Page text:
Actor Ryohei Suzuki will take on his first lead role in a major television drama as the Edo-Meiji period figure Saigo Takamori in public broadcaster NHK's 2018 yearlong "Taiga" (big river) drama "Segodon," with the first episode airing on Jan. 7.
The 34-year-old Suzuki has said in many past interviews that he would "like to appear in a Taiga drama." However, having played the main role in only one serial drama to date, he is putting his all into his performance for "Segodon," which will chronicle the life of the revolutionary.
"I feel a serious responsibility," he says. "Because Saigo Takamori is a famous historical figure, there is a pressure to not fail to meet expectations." For his role in the 2015 TBS drama "The Emperor's Cook," Suzuki lost 20 kilograms, and went on to gain 30 kilograms for the lead role in the film "My Love Story!" the same year. For Segodon as well, Suzuki has attracted attention for making large changes to his body weight for his role. "I don't want to portray a Saigo Takamori that veers too far from his image," he explains.
With a love for travel, Suzuki has thus far visited over 30 countries. Originally from Nishinomiya, Hyogo Prefecture, he once studied in a rural farming village in the United States in high school. Devastated to find that not much was known about Japanese culture there, he felt inspired to do work where he could share information about Japan and Japanese culture with the world. He graduated from Tokyo University of Foreign Studies specializing in English language, and in order to make his dream come true, the movie-loving Suzuki set out to become an actor.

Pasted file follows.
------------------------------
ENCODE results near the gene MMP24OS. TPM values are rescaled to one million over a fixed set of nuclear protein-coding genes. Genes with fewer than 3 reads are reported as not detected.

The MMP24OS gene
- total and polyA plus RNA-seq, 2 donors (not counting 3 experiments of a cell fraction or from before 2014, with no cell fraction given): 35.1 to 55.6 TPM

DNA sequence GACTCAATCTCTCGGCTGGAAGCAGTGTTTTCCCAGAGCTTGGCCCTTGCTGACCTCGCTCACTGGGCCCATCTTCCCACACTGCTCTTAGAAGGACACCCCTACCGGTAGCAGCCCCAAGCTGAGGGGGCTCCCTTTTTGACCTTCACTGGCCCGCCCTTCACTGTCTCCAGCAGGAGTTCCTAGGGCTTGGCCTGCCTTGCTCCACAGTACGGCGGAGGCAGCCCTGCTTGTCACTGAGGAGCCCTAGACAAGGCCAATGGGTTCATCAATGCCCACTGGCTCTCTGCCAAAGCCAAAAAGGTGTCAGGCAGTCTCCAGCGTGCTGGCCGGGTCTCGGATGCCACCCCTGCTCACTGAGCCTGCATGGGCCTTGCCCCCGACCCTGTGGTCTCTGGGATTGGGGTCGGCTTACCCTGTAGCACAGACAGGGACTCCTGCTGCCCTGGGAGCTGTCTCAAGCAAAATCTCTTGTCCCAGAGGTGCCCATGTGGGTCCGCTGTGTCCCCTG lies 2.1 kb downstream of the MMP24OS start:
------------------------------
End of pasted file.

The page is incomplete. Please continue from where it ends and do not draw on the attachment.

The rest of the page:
Having to speak in the unfamiliar Kagoshima dialect for the upcoming drama, Suzuki says that memorizing his lines has taken 10 times the usual amount of time. "I had to remember where each accent that differed from standard Japanese fell. If I didn't become familiar enough with the dialect so that it would come naturally even if I was asleep, then there was no way I could put emotions into the lines without mistakes." Suzuki apparently has spoken to NHK staff exclusively in Kagoshima dialect to perfect his usage.
What drives his determination is his personal motto that "hard work never betrays you."
"Even a little hard work will build up over time, and it will pay off down the road," he explains. "Even if you don't reach your goal, it's surprising the connections you make in places you never even imagined."